Maryland has failed to properly monitor the quality of the state’s lakes, rivers, and bays, said three environmental groups in a federal lawsuit filed Thursday.
The Chesapeake Bay Foundation, The Sierra Club and the American Littoral Society filed suit in U.S. District Court in Baltimore charging the Environmental Protection Agency with failing to thoroughly test and determine acceptable levels of contamination for the state’s bodies of water, as required by the Clean Water Act.
The goal of the suit is to force the EPA and state environmental agencies to meet the requirements of the act, said George Chmael II, a staff attorney for the Chesapeake Bay Foundation. According to the foundation, government agencies are nearly 20 years behind what the law requires.
That the EPA, and not state agencies, is the target of the suit is a function of how the Clean Water Act assigns responsibilities for enforcement, Chmael said. The law requires the EPA to take over monitoring and standard setting if the state doesn’t do its job.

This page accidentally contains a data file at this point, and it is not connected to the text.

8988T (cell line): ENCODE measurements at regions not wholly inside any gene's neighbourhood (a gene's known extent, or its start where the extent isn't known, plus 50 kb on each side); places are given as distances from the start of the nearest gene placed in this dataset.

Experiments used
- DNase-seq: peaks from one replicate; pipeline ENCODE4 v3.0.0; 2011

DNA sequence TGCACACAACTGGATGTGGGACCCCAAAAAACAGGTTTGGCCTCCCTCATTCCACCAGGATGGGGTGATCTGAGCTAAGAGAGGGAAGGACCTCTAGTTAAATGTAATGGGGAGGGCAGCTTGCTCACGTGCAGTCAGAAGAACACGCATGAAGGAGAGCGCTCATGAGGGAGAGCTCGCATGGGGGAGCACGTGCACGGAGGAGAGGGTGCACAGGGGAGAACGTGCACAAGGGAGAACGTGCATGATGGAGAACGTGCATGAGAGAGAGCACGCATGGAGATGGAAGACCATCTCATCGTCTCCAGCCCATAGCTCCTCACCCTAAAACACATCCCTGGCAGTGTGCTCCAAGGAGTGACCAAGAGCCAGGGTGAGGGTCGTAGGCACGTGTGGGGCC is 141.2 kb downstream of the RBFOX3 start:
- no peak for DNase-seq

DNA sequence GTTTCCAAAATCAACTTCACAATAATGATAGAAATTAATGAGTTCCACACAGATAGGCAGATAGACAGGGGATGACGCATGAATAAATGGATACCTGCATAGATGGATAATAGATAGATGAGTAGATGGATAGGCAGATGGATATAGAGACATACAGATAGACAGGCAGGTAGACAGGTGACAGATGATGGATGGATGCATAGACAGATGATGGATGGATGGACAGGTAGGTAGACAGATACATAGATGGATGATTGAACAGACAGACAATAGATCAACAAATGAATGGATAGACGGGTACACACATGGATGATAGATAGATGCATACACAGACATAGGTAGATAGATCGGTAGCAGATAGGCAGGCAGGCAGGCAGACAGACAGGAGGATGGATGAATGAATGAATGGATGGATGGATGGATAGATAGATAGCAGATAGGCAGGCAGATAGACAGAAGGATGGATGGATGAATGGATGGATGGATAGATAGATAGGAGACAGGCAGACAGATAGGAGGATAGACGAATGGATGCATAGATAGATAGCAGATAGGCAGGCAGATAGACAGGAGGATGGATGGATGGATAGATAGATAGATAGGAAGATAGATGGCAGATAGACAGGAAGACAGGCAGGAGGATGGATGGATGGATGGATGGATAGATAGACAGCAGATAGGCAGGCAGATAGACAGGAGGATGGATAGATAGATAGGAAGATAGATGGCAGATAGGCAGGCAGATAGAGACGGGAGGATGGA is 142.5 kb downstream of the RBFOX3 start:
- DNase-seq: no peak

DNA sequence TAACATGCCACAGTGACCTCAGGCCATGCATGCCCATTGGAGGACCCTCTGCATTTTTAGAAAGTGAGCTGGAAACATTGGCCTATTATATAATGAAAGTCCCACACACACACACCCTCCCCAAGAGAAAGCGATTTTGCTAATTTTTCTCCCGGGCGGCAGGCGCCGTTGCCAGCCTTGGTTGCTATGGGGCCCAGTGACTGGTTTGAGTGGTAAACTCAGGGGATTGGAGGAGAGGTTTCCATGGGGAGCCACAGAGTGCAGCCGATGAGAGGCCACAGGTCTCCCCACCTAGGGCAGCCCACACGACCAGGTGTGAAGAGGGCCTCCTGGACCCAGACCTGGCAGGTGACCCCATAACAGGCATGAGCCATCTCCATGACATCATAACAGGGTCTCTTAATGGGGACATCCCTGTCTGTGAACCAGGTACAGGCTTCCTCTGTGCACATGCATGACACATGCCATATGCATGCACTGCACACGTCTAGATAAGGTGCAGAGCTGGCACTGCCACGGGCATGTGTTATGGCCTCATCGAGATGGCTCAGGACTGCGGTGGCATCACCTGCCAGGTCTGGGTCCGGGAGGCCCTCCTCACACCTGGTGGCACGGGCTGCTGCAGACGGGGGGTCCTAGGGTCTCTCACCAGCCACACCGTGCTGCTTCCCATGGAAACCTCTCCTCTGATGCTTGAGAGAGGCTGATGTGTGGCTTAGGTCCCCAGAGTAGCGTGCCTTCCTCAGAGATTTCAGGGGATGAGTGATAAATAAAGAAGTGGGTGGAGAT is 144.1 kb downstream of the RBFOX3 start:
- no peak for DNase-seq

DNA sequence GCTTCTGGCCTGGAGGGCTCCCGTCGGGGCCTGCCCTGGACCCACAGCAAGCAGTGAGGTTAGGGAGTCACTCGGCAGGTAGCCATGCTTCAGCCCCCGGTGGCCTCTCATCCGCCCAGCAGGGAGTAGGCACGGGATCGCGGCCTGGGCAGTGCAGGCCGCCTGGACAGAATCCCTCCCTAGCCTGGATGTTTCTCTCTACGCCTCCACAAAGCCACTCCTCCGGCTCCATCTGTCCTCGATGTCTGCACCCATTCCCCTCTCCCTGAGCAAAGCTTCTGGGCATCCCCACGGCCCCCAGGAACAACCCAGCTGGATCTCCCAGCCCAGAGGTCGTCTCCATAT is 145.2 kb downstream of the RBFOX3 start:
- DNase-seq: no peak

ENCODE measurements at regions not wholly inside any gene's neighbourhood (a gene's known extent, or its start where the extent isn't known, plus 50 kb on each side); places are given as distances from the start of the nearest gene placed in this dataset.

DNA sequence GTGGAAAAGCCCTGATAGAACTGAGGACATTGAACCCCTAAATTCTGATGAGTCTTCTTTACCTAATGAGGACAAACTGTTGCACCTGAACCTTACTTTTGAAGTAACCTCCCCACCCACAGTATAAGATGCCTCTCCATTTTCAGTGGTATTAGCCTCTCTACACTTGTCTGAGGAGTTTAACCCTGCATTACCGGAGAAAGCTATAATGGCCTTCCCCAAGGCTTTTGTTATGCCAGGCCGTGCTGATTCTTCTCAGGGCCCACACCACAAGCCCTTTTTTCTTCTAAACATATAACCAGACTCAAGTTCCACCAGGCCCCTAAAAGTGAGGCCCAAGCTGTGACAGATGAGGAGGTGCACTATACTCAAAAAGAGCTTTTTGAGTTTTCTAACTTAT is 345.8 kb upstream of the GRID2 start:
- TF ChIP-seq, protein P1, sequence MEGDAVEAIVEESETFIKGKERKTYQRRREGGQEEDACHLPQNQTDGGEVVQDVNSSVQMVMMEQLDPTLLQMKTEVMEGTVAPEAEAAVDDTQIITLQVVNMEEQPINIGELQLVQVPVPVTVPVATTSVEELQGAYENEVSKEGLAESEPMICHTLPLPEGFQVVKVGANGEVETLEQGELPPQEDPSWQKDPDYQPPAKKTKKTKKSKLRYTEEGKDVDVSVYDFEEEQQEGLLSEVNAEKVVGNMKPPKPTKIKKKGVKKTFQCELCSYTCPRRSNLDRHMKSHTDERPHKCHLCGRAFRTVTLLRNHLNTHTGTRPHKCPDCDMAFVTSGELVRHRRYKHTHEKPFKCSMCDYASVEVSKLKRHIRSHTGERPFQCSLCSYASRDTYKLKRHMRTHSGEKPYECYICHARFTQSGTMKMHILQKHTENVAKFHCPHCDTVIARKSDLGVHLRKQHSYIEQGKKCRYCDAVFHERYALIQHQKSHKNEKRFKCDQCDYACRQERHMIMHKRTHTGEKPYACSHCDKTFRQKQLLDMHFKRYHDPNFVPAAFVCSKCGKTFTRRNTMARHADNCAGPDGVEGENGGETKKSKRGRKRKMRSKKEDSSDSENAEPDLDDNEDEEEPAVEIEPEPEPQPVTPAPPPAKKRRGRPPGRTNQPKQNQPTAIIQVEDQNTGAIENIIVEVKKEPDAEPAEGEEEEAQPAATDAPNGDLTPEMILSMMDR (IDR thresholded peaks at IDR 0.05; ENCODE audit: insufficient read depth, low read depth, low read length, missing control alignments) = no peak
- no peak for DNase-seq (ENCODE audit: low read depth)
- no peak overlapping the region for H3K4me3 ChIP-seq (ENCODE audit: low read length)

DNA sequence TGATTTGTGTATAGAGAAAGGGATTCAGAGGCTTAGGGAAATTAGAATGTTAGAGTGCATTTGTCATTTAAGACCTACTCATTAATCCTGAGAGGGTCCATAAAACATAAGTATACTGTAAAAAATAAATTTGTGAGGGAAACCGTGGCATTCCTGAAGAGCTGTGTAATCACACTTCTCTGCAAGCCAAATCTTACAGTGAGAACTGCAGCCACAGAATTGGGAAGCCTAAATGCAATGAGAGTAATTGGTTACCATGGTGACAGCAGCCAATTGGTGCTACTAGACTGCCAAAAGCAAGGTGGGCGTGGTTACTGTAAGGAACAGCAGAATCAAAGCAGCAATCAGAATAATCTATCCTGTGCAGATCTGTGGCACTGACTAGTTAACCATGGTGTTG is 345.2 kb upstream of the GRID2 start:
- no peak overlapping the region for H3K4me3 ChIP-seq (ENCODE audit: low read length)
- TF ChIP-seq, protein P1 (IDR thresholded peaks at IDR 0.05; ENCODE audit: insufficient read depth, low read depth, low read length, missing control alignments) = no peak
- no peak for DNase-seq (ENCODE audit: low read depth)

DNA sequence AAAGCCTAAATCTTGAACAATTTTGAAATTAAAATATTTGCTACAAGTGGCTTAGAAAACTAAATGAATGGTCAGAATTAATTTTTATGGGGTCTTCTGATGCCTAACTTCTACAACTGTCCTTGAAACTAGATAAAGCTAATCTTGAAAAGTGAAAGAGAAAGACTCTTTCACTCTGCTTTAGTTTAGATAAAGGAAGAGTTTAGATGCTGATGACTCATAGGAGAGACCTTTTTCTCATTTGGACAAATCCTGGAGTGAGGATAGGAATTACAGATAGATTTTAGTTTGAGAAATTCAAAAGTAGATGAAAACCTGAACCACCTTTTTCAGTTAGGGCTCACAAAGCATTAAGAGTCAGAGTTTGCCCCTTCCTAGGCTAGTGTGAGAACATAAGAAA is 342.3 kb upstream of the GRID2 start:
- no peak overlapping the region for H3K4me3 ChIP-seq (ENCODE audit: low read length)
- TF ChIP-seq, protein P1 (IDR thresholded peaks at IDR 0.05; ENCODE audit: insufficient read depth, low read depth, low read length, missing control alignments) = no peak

The filing of the suit follows months of discussion between the parties in attempts to work out their differences.
To the EPA, the environmentalists’ legal action is less a problem than an opportunity to “push the process forward,” said Michael McCabe, a regional administrator for the EPA’s Mid- Atlantic region. He added that his agency has faced three similar suits in this region, all of which were settled out of court.
“There’s nothing that focuses the mind better than a hanging,” McCabe said.
And although “we feel that Maryland has been meeting its responsibilities,” McCabe said, the suit’s resolution could help shift water improvement work toward a more comprehensive strategy. He said most work today has sought to eliminate water contamination emanating from specific sources like factories.
Explained Chmael, “We don’t really know what the status of the state’s waters are” without effective water quality testing and standard setting. The Chesapeake Bay Foundation claimed that none of the state’s ocean water is being monitored, and that only about 25 percent of its other waters are receiving any sort of quality testing.
Maryland authorities acknowledged they are behind schedule, but said the task is difficult.
“Logistically, this is a study of all the water bodies in the state,” said Canteen Banks, a spokesman for the Maryland Department of the Environment.
So far, the state has identified 130 bodies of water that have at least one type of contaminant. But the maximum allowable amount of those contaminants has not yet been set, as the Clean Water Act requires, Banks acknowledged. Kim Coble, a scientist with the Chesapeake Bay Foundation, said most of the state’s water monitoring has so far been motivated by resident complaints and not part of comprehensive testing programs. -30-